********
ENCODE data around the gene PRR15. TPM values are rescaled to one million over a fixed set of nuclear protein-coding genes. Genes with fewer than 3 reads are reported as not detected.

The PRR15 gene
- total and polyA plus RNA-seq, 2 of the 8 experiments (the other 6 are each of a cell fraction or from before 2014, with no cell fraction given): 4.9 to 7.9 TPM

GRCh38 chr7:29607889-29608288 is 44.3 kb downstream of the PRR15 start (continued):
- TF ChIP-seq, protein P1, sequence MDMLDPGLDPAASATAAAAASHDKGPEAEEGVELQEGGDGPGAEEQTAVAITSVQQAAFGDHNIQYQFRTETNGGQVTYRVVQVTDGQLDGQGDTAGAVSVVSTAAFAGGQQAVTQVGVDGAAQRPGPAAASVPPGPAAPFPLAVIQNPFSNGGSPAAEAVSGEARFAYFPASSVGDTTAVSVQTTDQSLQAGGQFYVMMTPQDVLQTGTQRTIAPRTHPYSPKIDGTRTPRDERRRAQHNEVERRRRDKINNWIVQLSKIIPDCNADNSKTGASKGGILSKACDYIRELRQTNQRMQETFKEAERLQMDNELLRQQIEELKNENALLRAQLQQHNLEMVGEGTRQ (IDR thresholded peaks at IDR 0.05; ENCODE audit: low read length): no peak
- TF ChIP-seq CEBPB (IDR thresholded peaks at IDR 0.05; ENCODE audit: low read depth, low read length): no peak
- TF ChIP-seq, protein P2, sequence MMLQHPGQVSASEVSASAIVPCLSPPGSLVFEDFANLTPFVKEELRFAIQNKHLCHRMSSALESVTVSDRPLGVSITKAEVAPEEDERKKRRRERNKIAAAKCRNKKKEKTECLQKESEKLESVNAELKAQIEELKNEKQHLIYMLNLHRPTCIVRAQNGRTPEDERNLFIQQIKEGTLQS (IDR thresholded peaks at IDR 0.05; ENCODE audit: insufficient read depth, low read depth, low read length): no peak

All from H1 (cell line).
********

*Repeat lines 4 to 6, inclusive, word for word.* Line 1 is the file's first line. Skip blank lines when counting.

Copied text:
GRCh38 chr7:29607889-29608288 is 44.3 kb downstream of the PRR15 start (continued):
- TF ChIP-seq, protein P1, sequence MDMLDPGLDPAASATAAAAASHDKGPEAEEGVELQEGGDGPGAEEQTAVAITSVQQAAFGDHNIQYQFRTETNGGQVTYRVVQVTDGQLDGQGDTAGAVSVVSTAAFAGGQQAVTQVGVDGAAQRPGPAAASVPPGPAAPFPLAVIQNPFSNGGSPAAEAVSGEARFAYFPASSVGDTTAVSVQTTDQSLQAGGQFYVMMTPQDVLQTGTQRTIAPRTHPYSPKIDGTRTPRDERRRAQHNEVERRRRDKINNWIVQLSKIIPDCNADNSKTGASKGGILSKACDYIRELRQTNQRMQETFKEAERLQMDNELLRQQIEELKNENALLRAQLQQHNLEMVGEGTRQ (IDR thresholded peaks at IDR 0.05; ENCODE audit: low read length): no peak
- TF ChIP-seq CEBPB (IDR thresholded peaks at IDR 0.05; ENCODE audit: low read depth, low read length): no peak